The Battalion. (College Station, Tex.) 1893-current, October 02, 1943, Image 1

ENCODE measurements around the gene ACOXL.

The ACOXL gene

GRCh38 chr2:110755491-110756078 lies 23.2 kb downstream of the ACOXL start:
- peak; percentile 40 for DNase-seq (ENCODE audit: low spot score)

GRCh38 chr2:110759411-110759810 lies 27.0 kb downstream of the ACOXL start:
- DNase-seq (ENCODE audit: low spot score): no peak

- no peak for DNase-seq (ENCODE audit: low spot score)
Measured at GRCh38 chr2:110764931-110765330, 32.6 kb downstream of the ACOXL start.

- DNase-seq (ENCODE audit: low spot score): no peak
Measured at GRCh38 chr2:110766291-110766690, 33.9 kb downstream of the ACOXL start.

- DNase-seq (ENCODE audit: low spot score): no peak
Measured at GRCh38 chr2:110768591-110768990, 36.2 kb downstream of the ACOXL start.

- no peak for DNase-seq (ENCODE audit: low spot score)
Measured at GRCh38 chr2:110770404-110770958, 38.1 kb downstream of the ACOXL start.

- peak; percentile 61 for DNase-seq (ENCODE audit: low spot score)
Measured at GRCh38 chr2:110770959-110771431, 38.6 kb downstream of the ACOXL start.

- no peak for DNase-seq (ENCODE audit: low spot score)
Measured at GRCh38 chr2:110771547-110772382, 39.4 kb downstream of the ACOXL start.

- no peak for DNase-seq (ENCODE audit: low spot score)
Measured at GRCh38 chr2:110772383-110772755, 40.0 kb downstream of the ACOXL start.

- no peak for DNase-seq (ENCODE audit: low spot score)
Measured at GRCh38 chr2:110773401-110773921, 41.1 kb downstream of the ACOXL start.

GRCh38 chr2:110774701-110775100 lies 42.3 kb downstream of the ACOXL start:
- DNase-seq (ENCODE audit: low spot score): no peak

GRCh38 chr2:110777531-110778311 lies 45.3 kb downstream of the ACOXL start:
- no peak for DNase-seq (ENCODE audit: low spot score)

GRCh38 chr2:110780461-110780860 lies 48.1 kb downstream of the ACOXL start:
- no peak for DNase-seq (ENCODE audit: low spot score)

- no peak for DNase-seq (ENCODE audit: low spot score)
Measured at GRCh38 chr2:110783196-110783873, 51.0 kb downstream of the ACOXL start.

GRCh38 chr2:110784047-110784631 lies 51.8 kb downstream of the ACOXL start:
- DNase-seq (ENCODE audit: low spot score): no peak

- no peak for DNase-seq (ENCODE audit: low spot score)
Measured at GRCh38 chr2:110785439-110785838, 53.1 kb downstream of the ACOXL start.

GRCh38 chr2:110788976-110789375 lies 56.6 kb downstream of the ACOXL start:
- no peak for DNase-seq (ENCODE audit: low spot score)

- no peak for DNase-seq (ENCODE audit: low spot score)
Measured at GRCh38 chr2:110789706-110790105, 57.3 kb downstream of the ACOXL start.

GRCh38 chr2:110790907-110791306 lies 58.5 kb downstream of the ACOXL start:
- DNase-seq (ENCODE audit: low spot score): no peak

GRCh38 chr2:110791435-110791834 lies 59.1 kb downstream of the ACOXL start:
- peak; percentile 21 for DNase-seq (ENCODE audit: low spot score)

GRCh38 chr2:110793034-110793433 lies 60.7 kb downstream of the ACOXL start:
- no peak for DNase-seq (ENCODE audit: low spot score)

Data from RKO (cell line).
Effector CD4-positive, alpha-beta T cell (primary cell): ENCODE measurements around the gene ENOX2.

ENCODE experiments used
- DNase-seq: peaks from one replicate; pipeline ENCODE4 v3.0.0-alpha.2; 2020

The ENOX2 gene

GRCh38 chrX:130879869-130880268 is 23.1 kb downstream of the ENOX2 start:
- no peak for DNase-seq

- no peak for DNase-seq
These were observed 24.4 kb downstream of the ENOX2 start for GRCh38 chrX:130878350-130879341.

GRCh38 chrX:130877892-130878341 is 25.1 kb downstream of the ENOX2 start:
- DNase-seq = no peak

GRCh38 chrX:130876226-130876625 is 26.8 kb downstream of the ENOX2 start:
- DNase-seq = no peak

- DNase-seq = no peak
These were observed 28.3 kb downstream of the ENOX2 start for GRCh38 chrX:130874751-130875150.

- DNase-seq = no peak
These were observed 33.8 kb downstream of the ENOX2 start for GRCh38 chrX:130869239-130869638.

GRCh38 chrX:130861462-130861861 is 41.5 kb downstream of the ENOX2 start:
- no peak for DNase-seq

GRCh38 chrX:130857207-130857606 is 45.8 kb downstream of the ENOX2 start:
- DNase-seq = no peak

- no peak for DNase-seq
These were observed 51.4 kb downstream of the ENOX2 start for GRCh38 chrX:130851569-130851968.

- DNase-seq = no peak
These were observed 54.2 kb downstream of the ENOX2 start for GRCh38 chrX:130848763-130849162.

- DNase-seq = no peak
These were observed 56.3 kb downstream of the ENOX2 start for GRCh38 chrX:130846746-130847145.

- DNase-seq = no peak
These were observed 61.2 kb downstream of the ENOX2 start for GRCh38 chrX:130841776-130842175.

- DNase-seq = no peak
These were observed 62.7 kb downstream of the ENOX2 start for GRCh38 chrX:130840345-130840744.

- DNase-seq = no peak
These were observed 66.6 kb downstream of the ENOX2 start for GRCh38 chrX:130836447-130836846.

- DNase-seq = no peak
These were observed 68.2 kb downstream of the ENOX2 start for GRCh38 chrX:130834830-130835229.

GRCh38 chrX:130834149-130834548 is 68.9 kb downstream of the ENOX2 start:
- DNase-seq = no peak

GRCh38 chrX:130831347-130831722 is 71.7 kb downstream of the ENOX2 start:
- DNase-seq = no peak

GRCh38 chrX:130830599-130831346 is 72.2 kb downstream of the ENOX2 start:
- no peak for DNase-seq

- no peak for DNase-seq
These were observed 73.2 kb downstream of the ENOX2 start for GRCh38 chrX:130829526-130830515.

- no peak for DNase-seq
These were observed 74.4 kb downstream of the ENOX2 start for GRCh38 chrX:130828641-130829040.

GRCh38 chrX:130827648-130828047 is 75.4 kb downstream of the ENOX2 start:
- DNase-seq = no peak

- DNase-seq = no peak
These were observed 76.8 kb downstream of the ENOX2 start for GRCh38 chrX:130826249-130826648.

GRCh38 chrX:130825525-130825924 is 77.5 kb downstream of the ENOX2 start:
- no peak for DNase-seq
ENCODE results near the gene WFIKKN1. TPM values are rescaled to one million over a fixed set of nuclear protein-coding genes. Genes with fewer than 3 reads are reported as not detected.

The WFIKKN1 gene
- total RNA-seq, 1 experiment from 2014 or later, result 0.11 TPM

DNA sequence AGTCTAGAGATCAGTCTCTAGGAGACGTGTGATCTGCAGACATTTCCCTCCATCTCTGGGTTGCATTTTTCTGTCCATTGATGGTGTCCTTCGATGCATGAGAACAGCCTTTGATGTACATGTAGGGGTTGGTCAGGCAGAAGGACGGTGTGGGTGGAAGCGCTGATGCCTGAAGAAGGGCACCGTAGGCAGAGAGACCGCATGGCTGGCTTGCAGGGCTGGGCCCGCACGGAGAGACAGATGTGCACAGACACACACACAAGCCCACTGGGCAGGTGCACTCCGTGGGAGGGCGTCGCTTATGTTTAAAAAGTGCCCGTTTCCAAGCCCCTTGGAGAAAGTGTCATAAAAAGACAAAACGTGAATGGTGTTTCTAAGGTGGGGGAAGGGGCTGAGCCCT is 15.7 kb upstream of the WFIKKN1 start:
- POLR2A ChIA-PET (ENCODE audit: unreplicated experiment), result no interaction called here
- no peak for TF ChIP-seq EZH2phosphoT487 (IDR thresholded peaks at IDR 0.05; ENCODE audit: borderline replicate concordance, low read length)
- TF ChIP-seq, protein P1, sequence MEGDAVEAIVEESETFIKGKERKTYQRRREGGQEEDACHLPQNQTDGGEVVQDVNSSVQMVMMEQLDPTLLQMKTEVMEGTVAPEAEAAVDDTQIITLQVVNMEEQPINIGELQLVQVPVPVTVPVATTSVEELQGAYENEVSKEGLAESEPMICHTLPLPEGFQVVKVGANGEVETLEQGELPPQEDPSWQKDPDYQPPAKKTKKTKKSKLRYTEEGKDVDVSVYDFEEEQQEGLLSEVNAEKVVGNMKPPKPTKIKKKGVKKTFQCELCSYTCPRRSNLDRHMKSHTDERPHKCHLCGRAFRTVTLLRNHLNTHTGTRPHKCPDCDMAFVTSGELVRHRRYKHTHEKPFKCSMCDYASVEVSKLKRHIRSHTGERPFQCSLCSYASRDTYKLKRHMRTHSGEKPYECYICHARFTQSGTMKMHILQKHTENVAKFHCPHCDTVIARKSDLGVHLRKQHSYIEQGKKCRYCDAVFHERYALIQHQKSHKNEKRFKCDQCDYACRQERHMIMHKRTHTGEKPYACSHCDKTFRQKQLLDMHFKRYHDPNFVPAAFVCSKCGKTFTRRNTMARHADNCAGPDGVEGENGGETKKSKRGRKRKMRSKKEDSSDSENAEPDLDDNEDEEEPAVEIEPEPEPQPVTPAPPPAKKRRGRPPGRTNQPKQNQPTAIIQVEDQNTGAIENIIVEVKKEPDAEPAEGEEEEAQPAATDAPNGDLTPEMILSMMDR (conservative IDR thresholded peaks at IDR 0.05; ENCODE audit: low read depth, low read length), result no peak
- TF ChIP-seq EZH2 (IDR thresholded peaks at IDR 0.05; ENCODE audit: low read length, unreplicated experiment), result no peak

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Come On Army, Let’s Go See Those Aggies Win Today! ROOM 5 ADMINISTRATION BLDG.—2275 COLLEGE STATION, TEXAS, SATURDAY MORNING, SEPTEMBER 2, 1943 VOLUME 43—NUMBER 50 Activated Class Of ’45 Returns To ASTI) On Campus Juniors Meet and Elect Officers For New Semester Sumner Hunter Is President; Matter of Rings, Uniform, Corps Trip Discussed By Ben Fortson Wednesday night at the first meeting of the junior class the officers were elected. After this election a general discussion of problems faced during the coming semester was held. The officers elected were C. "♦ — Sumner Hunter', President; Bill r* n/f * A * Free Movies Again To Be Shown At Assembly Hall Terrell, Vice-President, Ben Fort- son, Secretary; George Dickie, Treasurer; and Harold Borofsky, Historian. These electees took of fice immediately. During the following discussion, the question of who was to wear the official junior uniform of serge was brought up. It was decided that only those juniors who are classified on the campus or academically (provided they have been here at least one semes ter) could wear the serge. All others caught wearing this junior uniform will be duly dealth with. This uniform includes the serge cap. Another question decided upon was that of wearing of the senior rings. It has always been the tradition that only seniors could wear this much coveted ring in the past and this tradition is not go ing to be broken by the present junior class. Those juniors who are classified academically, how ever, may order their rings but cannot wear them on or off the campus until they become seniors. (See ACTIVATED, Page 4) Newcomer’s Club Meets Next Week The Newcomer’s Club opens its season next Wednesday, October 6 with a tea at the home of Mrs. H. A. Thomas at 205 Lee Street in Oakwood at 2:30 o’clock. The Newcomers’ is a branch of the college Social Club. All wives, mothers, and daughters of men em ployed by the A. & M. College, wo men of the Experiment Station, Forest Service, Extension staffs, and wives of men formerly employ ed by the college are active mem bers of the club for the first two years of their local residence. Officers for the year are: Pres ident, Mrs. L. D. Boone; vice-pres- dent, Mrs. C. A. Robinson; and se cretary-treasurer, Mrs. D. D. Alex andre. Mesdames E. H. Templin and G. D. Hallmark will be joint- hostesses with Mrs. Thomas. All eligible women are cordially invited to attend the tea next Wed nesday and to affiliate themselves with the group. Pre-Med Students Sign Up For Exams All pre-medical students who have not taken -the Medical Apti tude Test previously will do so on Friday, November 5, 1943, at 2 P. M., in the Science Building. The date for this test has been changed from October 29 as pre viously announced. The test is prequisite for en trance into Medical School. In order to determine how many forms will be necessary for the test, it is requested that each pre-medical student, who expects to take the test, sign his name on the sheet entitled “Pre-medical Aptitude Test” posted near the door of Room 13, in the Science Building. This must be done before next Saturday, October 5, as the order for the test has to be sent in by this date. Library Resumes Showing Of OWI Films on Sunday The showing of free war movies will be resumed Sunday afternoon at the Assembly Hall at four o’clock. The movie to be shown tomorrow is DIVIDE and CONQUER, the third film in the WHY WE FIGHT SERIES. These movies are put out by the Office of War Information. In DIVIDE and CONQUER, Na zi techniques of spreading hate and fear, distrust and confusion are shown. The film shows how Hitler used all the devices of propoganda and espionage to de stroy the morale of the French people; starting rumors of weak nesses and graft in the French government, setting race and class against class, spreading the myth of invincibility of the German army, preaching that only Hitler would bring peace to Europe, en couraging defeatism and passivity among French people. Through ra dio broadcasts, paid German a- gents, and fifth columnists, Hitler used the weapons of propaganda —words—to pave the way for Jjombs and shells and the Nazi armies. The Nazis did not stop with the subjugation of France. They are (See MOVIES, Page 4) "The Spirit of Aggieland” Some may boast of prowess bold, Of the school they thing so grand, But there’s a spirit that can ne’er be told It’s the spirit of Aggieland. We are the Aggies—the Aggies are we, True to each other as Aggies can be. We’ve got to FIGHT boys, We’ve got to FIGHT! We’ve got to fight for Maroon and White. After they’ve boosted all the rest, They will come and join the best. For we are the Aggies—the Aggies are we. We’re from Texas A. M. C. T-E-X-A-S, A-G-G-I-E-S, Fight, Fight, Fight—fight! fight! Fight! Maroon! White — white - white! A-G-G-I-E, Texas! Texas A-M-C Gig ’em Aggies! 1! 2! 3! Farmers fight! Farmers fight! Fight - fight - fight Fight - fight - fight - fight - fight Farmers, farmers, fight! (Editor’s note: Upon request of members of the Cadet Corps, the Battalion is herewith printing the yells and songs so that the freshmen may learn them before the football games. Two yells will be printed each day following today’s issue while only one song will be printed each day. After all of the Aggie yells are printed, there will be no reason for most of the old Aggie spirit to return; that is, if the freshmen try to yell as a real Aggie should.) Largest Number Arrived Here Thursday Morning Nearly 400 of Campus Seniors Come Back For Military Refresher Before O. C. S. Approximately 400 activated Aggie Juniors (now Sen iors) have reported back to Aggieland for academic work while waiting for vacancies in Officer Candidate Schools. Yesterday morning 106 Aggies came in from Fort Sill, ♦- Oklahoma to meet six who had ar rived earlier. Cavalry, Infantry, College Station Artist To Portray Reveille In Oil Picture May Be Ready In Time For Game With Texas Miss Marie Hanes of South Col lege Park in College Station, a prominent Texas artist, has been selected by the General Reveille committee to paint th portrait of Reveille, recently commissioned a 4-Star General in the K-9 corps of the WACs division of Dogs for Defense. •Miss Hanes has specialized in portraits and has painted the por- (See COLLEGE, Page 3) Batt Subscribers The Student Activities office reports that some 300 Aggies paid their student activities fees, but have not reported to that of fice for the purpose of giving their names so that they might get their Battalion. Those who have paid their fees and are en titled to the Battalion must fill out the subscriber’s forms in order to have the paper deliver ed to their room. Only those who have filed these cards out cor rectly will get a paper, and af ter today, no free Battalion will be given to any person. Begin ning with Tuesday’s issue, the delivery to the room will begin. Eight Juniors Leave To Choose Beauty For T. C. U. Game Plans For Junior Prom at T. S. C. W. May Be Made On Tuesday, Oct. 5, eight Jun iors will leave for T. S. C. W. to choose an Aggie Sweetheart for the coming T. C. U. game in Fort Worth on Oct. 16. The girl candi dates for the honor are to be se lected and it’s now up to the repre sentatives of the Junior class to pick the sweetheart. Five of the Juniors are class officers and the other three were selected to make (See JUNIORS, Page 3) Aggie Team Leaves Friday Morning To Play Texas Tech Team In Good Shape To Play in San Antonio Tonight The bulk of the Aggie squad of 35 men who will be at the Texas Tech game left yesterday morning on busses, it was announced today by the athletic department. Most of the boys went on the special bus and those that could not, took the late regular bus. At the departure the boys seemed in high spirits and in excellent condition, said Coach Norton, and the Aggies’ prospects for the game are quite good. Upon arrival at San Antonio the Cadets will probably proceed to their hotel, leaving for Alamo Stadium about six o’clock, in order to arrive there about an hour be fore game time. The officials of the city of San Antonio have ex tended a hearty welcome to the Cadet team and to all members of the corps who will be in atten dance at the game, and a gala time should be had by all * Bicycles Located At Ross Hall Bicycles that were left on the campus over the holidays were collected by the College police, and information concerning any missing bicycle may'*' be obtained by in quiring at the Guard Room at the Commandant’s office. ASTU Lieutenant Went Through Hell On New Guinea And Was Awarded For Valour By Len Sutton, ASTU The Japanese invader had stormed New Guinea with very little cost and sacrifice and conse quently resold the ravaged land at “top ceiling prices to the Ame rican forces,” remarked 2nd Lt. Phillip K. Daniels of the 5th Stu dent Training Company. A recent victim of the island’s brush struggles and a newly-ar rived addition to the ASTU, Lt. Daniels characterized the sojourn of troops at Buna Mission, Port Moresby, and the Owen Stanley Mountains as being the bloodiest and most nerve-wrecking of the entire world conflict. Typical of the struggle was the problem facing a task force re quired to recover Buna Mission— a strategic area where mission aries some years before had at tempted to convert the native vil lagers. The Japanese, Daniels ex plained, had supposedly withdrawn two days earlier. “When we arrived at the clearing fronting the vil lage,” he continued, “we wallowed in three inches of mud and after glancing about, saw that no life existed.” “Twenty men were immediately dispatched to rush the clairing. Several shots rang out. Every at tacking soldier fell dead. For eleven hours the American troops con tinued sending twenty men across the quarter mile stretch. Every man fell a casualty. “While occupied with the mad dening problem of crossing the mud, the troops had been encircled by four hundred wily Japanese who had come up from the rear and consequently endangered the entire American force. The only plan left was to retreat, smash their way through the encircle ment, and save the remnants of their force. “The brilliant rearguard action of several groups permitted the larger portion of the troops to es cape and while throttling the ene my to the north allowed a picked force of Australians to capture Buna from the west and to climax a death-rending struggle against a numericaaly superior opponent.” Lt. Daniels—then staff ser geant—had during the rearguard action, become cut off and squel ched into a pocket opposed on two sides. With the officer personnel gone, 1st Sergeant Huglett and he divided into two groups the 179 remaining men. Attacking from both sides the troops stormed their way through to apparent safety. Having lost eighty men in their attempt to crack the enemy lines, they met another skirmishing patrol and af ter twelve hours of bitter hand-to- hand fighting returned to their former lines with only thirty-five men. For this valiant struggle and direction, Lt. Daniels was awrded the American Silver Star. To the query of the type of fighting on the island, Lt. Da niels explained that almost all of the struggle was carried on with the bayonet and short knife—range was slight and especially diffi cult with it being almost impos sible to catch a glimpse of camou- flauged snipers. Some time after his escape, Da niels had been sent out with a pa trol to search for a supply unit scheduled to have arrived three days earlier. While walking down a narrow trail, the men were sud denly fired upon by a hidden sniper whose presence could be deter mined only by a faint curl of rifle smoke seeping from the leaves of a swaying tree. In charge of the patrol, Daniels directed five minutes of fire into the tree. He rose for five or six seconds and as another shot rang out, slumped to the ground. His patrol continued to fire into the leaves. A rifle fell—the sniper pitched to the ground. Only when he had straightened up had he realized that he had been hit. Ripping his blood-soaked shirt away, he noticed that he had been shot from the front—the bul let passed through his side and out his back. “The hole,” he josh ed, “looked like a tiny mosquito bite.” The patrol carried Daniels 3% miles to his base whereupon he was sent to the Post Moresby evac uation hospital and then return ed to Walter Reed hospital in Washington, D. C. Lt Daniels was, then awarded the Order of the Purple Heart. Released from Walter Reed, Dan iels received his commission at Fort Benning, Georgia. He im mediately joined the paratroopers unit in which he subsequently be came injured. He consequently ar rived at ASTU No. 3800 at Texas A. & M. College. Men on other fronts and espec ially the civilian populance, he explained, do riot realize the sort of hell-raising fight the New Guenia troops underwent. No place gained was considered in terms of miles—one hundred yards in a day’s adavnce was termed % out standing. Little hills, valleys, and short muddy stretches were the objectives of a day’s fighting. The living motto of the grimy, unshaven, slime-covered men is that “if we’re not killed today, we ought to be tomorrow, and if we’re not—we’re sure as hell going to die the day after.” Man for man, he expanded, I believe the American soldier can whip the best of the Japanese un der the same conditions. As long as the Nipponese have lost their art of camouflage and trickery they will have met their match. The Japanese officer is clever, well trained, and as long as he is in charge—there will be prisoners to be taken. Brightening, he offered that credit 4>e given to the underrated medicos—“They saved every man who had the slightest living chance and were there through all the hell taking the same beating as we.” Lt. Daniels’ father, a Major in the Marine Reserve, was killed De cember 14, 1941 in the Philippine Islands. 1st Lt. Francis X. Daniels, AC, his brother, died in New Guinea November 28, 1942. and Signal Corps activated juniors numbering 100 are already station ed here. These men were trans ferred from Camp Roberts, Cali fornia. * The Coast Artillery Unit is re presented by 94 men who were sent from Cariip McQuade, Cali fornia. Orlnance seniors from Aberdeen’s Proving Grounds, Ma ryland, number 16. Fort Knox Armored Replacement Training Center transferred 27 Aggies who are now enlisted in the Armored Corps. Other activated Aggies hail from Fort Ritz, Kansas, and North Camp Hood, Texas. Early in Sep tember about 30 Quartermaster seniors reported from Fort Fran cis E. Warren, Wyoming. Other Aggies on the way are 45 Signal Corps representatives who are being sent from Camp Kohler, California. The reunited Aggies are now living mainly in Bizzell and Mitchell Halls. The object of this movement is to return these Aggies to A. &M. in order that they may pursue their regular academic course with special emphasis on military sci ence. They will not be able to par ticipate in athletics as they must stand ready for replacement in O. C. S. The more recent arrivals are on furlough until midnight, October 16, when they must report back to Aggieland. Piano Contest At Assembly Hall The Saturday Service Show will hold a piano jive and jam session Saturday evening at 6:00 o’clock in the Assembly Hall. The object is to choose the best boogie-woogie piano player on the campus. No formal application will be required to enter the contest, and those interested are urged to see Richard Jenkins, director of the show, before the session starts. A $5.00 prize award will be present ed the winner. All boogie-woogie enthusiasts are urged to attend. Last Service Dance Tonight An All-Service Dance will be held in the Grove this Saturday night from 8:30 until 11:30. This will probably be the last Saturday night Service Dance to be held in the Grove this season due to the chilly nights. Music wil be furnished by the juke box. All servicemen are in vited to bring their wives and dates. Surprise No, it’s not a graveyard for vic tims of the new regeime, or a new Bull’s office, and Hotard isn’t turn ing in into a Victory Garden. Our snooping reporter found out that the plowed field behind Walton is to be used for^planting grass.